Are Rising Farmland Prices Returning us to the 1980’s?
Thursday, August 18th, 2011
If you are going to buy additional farmland, how will it be purchased? Will it be a cash outlay from recent profits, or will it be partially debt-financed with the help of a lender? If it is the latter, given the lofty land values of recent months, what is the vulnerability to farmers, to lenders, and the lending system, should the unthinkable happen?
The agricultural economy weathered the Wall Street storm, in part because many farmers had used recent profits to retire debt, and recessionary times did not have deep roots in farm country. Higher commodity prices have kept many farming operations above water, unlike the 1980’s when debt-financed farmland went back to the lender. Writing in the current issue of Choices, an electronic magazine on agricultural economic issues, Kansas City Fed economist Brian Briggeman says current conditions may seem like the 1980’s. That is causing many to wonder if today’s land values are a bubble. He says one difference is that rising farm real estate debt today is concentrated among fewer borrowers and fewer lenders, but the lenders are in a strong financial position than they were 30 years ago.
In the 1980’s higher debt levels were a function of the rising farmland values, and lenders were relying on higher land values from year to year to serve as the higher collateral values to support the loans. Briggeman says, “A global recession and a fight against rampant inflation in the 1980s slashed demand for agricultural products, raised the value of the dollar, and sent agricultural exports and incomes plummeting. As a result, real farmland values dropped more than 40%.” He says that forced farmland sales, which resulted in bankruptcies that reached record levels by 1987. The additional result was stress among lenders, with 400 bank failures and a $4 billion loss for the Farm Credit System.
Debt levels have risen in recent years, which the USDA says is $132 billion, but lenders say is $141 billion, with 33% of farmers reporting some level of farm debt. Briggeman says, “While large farming operations with more than $1 million in farm sales only comprise 1.4% of the entire farm sector, they hold 20% of total farm real estate debt. Fortunately, these large farm borrowers—who also account for 30% of total agricultural production—have ample farm income with which to repay their sizable amount of farm debt.” But he also says 52% of the farm real estate debt is held by livestock producers, and losses in livestock markets create repayment problems.
The economist says the ability of lenders to absorb farmland value shocks is better than it was in the 1980’s, but financial vulnerability of livestock operations and low margins for biofuels producers have created concerns. The profitability of lenders fell beginning in 2008, more so for agricultural banks than the Farm Credit System, due to the exposure of banks to the housing crisis and mortgage finance issues. Briggeman says both banks and Farm Credit appear to be well capitalized and in a position to withstand a financial shock, there has been an increase in the number of loans that are not performing and returning interest. He attributed those to falling livestock incomes, particularly in dairy and poultry, and problems for ethanol plants. He says both banks and Farm Credit have raised their loan loss reserves to cover potentially bad debts.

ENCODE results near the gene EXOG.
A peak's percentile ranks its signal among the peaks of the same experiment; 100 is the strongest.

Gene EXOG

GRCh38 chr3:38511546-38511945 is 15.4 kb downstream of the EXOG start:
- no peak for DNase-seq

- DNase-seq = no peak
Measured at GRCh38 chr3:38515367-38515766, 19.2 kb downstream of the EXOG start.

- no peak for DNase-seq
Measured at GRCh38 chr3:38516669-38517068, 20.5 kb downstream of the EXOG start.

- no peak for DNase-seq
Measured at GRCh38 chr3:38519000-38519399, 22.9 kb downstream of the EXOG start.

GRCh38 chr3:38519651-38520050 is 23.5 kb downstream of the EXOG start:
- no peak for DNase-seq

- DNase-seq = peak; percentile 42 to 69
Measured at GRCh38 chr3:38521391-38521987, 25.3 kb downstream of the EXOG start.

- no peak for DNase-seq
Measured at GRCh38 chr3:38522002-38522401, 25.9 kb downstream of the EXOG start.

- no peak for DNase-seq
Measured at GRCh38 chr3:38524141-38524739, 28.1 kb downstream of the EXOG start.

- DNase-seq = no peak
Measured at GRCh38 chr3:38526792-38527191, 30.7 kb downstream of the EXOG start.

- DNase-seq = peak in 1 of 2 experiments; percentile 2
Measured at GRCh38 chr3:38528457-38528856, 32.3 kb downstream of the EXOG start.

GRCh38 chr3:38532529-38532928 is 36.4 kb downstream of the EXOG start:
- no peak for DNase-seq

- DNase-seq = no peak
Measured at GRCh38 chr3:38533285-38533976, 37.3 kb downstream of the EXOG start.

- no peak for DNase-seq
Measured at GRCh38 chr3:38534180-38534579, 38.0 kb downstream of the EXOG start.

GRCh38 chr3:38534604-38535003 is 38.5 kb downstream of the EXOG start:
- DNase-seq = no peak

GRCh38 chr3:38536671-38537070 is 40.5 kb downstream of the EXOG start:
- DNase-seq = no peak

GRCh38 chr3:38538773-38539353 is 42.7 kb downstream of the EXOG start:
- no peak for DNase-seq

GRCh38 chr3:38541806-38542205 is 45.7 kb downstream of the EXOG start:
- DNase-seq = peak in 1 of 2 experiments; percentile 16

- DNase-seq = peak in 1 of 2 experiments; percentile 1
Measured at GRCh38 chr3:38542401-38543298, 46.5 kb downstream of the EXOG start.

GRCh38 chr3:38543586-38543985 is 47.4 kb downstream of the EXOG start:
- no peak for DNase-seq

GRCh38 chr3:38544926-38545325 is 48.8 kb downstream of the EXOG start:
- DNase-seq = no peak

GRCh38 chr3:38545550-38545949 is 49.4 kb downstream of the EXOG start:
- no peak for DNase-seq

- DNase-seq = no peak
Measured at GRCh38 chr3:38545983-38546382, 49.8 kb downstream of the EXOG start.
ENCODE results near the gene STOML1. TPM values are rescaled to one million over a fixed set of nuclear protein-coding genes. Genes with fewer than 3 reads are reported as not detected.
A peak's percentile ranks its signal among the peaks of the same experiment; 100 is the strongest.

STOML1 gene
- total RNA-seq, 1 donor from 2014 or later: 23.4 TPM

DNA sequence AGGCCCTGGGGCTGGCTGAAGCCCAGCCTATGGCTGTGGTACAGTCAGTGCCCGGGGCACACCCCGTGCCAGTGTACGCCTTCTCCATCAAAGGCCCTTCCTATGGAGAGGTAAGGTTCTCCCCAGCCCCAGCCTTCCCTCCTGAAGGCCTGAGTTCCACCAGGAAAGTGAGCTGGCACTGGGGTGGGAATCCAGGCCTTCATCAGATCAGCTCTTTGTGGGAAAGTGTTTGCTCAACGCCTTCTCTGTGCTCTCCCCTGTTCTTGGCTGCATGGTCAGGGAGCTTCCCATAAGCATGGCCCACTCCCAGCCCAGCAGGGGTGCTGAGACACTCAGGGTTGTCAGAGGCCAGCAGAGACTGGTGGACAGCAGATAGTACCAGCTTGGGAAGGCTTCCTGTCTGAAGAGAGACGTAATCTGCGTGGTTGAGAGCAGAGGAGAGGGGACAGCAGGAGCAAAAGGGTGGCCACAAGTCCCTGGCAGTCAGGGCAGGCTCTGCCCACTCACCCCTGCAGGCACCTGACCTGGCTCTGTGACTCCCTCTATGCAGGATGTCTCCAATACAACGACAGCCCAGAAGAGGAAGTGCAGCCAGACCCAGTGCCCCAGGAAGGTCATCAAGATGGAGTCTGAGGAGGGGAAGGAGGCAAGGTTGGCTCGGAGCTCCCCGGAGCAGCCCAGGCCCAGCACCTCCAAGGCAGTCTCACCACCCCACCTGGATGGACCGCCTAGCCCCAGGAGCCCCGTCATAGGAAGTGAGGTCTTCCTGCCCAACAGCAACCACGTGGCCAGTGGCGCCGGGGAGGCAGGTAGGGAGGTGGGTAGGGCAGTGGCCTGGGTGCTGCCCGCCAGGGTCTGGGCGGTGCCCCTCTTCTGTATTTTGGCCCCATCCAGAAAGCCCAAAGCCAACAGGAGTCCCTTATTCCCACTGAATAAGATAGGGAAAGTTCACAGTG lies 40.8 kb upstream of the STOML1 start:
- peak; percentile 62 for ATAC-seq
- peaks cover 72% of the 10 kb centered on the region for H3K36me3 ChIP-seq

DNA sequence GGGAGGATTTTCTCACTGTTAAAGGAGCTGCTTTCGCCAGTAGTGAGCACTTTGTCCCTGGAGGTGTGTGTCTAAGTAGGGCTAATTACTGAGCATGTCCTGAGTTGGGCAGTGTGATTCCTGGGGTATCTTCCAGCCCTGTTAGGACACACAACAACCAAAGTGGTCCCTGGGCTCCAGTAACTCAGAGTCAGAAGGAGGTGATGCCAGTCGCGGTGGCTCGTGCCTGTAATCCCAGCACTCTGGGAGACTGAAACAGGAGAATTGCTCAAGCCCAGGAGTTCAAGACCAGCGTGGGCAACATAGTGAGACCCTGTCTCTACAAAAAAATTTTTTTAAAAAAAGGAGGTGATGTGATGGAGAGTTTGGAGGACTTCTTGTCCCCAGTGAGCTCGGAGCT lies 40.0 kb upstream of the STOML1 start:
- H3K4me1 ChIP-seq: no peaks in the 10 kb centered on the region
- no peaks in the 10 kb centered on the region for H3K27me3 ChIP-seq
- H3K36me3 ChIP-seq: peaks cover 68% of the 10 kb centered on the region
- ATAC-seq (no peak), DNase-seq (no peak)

“Agricultural lenders are well positioned financially to withstand a decline in farmland values today. Admittedly, trying to predict the impact of falling farmland values on a lender’s farm loan portfolio is difficult,” says Briggeman. And he adds that it is nearly impossible to predict a debt crisis. However, with USDA’s prediction of a 20% increase in net farm income in 2011, Briggeman says lenders’ profitability will likely rise, since they are now cash flow lenders instead of collateral lenders.
But Briggeman says lenders still face significant challenges if there is a rapid and sustained fall in farm income from such issues as falling commodity prices, falling demand for products, commodity price volatility, a rise in US exchange rates, changes in farm and energy policy, and global unrest from high food prices or inflation. He says both farmers and lenders must be in a position to manage those risks, “Managing future stress stemming from a farmland value drop may well depend on lenders and producers holding ample liquidity reserves and keeping debt levels low.”
While farmland prices have risen, so has debt that is used to finance farm real estate purchases. The debt is more concentrated than it was in the 1980’s due to livestock and biofuels margins. Lenders have been able to manage their financial challenges, but a shock to the system cannot be predicted, and both farmers and lenders have to be able to manage the financial risk posed by debt-financed farmland values that continue to rise.